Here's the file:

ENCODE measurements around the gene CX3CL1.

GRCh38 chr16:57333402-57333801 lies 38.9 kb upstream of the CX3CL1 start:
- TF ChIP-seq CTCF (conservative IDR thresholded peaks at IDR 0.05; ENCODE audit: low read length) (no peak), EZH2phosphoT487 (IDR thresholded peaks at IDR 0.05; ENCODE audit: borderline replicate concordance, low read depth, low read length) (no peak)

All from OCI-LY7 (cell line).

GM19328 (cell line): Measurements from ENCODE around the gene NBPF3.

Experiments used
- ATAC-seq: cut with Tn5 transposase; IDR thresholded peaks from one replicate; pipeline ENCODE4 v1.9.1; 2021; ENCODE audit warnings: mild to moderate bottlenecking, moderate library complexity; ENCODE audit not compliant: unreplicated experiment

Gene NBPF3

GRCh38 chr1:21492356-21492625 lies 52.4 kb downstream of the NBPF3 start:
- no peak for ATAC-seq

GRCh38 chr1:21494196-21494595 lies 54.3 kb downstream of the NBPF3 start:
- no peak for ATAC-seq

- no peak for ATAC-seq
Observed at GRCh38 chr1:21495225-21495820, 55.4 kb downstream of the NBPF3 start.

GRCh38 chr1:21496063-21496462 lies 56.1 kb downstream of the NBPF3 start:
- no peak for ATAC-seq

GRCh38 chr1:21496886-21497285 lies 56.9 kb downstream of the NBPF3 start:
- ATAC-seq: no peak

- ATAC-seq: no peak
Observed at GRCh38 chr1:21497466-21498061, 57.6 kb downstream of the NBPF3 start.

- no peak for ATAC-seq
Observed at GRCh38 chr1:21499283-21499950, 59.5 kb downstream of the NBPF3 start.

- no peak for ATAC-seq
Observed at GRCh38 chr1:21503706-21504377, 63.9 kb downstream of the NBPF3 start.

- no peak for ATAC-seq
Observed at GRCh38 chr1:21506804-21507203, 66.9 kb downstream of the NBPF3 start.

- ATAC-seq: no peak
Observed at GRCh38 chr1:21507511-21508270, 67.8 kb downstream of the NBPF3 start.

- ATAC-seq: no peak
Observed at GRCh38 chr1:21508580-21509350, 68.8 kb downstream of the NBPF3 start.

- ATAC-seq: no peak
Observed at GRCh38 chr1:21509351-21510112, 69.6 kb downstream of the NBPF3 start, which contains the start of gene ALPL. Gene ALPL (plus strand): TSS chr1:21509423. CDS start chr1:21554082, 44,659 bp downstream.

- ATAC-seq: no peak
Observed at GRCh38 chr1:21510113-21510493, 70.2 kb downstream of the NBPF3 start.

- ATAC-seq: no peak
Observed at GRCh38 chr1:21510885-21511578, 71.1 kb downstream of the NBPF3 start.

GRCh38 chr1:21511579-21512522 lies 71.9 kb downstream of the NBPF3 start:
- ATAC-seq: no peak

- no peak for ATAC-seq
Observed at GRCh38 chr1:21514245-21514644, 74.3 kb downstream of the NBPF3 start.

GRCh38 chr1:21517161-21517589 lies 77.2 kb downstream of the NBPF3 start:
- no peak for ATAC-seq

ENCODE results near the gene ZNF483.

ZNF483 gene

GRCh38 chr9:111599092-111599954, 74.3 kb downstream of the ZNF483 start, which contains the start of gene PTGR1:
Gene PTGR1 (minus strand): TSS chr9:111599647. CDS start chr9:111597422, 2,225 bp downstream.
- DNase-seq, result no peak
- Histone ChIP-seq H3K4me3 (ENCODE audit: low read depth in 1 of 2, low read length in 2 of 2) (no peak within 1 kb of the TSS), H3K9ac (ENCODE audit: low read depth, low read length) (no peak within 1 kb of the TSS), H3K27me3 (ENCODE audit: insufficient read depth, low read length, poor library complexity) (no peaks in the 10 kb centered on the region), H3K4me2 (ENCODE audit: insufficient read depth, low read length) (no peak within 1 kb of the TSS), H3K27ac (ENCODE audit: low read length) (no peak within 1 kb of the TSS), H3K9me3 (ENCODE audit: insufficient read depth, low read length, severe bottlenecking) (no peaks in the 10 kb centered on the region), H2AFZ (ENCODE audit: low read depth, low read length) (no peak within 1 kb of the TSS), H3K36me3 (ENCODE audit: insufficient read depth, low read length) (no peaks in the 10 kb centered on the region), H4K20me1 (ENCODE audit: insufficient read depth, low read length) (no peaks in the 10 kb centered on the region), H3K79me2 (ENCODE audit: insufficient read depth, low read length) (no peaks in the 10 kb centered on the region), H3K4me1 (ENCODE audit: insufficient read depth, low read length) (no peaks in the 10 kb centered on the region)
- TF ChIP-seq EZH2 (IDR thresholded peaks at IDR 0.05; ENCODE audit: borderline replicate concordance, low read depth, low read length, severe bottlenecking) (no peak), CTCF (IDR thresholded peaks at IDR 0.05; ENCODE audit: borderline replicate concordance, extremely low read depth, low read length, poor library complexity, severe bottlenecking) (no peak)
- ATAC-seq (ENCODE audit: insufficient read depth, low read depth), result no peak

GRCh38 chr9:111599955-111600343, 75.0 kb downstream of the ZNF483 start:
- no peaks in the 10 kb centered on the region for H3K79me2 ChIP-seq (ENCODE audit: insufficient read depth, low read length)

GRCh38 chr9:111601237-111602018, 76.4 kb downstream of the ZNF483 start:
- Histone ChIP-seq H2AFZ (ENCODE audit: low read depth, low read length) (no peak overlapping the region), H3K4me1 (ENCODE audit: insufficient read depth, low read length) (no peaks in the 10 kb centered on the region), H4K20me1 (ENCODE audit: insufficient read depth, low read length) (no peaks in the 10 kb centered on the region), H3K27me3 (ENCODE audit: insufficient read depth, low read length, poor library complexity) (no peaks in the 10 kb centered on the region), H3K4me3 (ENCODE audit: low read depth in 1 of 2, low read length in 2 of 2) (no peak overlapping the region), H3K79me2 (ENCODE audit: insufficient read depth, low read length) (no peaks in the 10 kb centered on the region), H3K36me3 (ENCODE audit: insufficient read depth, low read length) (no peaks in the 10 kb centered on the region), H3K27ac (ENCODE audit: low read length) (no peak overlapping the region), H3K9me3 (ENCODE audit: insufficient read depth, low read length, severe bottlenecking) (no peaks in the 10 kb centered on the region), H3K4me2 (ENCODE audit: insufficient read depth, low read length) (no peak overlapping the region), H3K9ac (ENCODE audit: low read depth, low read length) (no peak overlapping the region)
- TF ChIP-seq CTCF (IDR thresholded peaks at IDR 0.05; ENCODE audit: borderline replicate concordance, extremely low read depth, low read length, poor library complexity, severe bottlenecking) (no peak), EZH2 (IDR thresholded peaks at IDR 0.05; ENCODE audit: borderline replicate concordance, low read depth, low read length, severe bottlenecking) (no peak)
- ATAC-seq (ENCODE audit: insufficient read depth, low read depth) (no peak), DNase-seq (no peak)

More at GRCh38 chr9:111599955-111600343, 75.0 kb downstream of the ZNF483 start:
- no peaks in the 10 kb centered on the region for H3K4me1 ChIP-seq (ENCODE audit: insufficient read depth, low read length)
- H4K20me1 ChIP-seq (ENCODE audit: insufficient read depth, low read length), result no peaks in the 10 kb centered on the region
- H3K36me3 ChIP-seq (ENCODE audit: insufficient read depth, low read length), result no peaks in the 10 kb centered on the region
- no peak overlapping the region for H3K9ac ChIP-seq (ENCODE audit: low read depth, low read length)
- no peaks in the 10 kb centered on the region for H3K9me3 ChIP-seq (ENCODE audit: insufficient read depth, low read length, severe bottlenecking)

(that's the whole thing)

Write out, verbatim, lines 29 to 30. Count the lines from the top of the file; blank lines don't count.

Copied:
- ATAC-seq: no peak
Observed at GRCh38 chr1:21508580-21509350, 68.8 kb downstream of the NBPF3 start.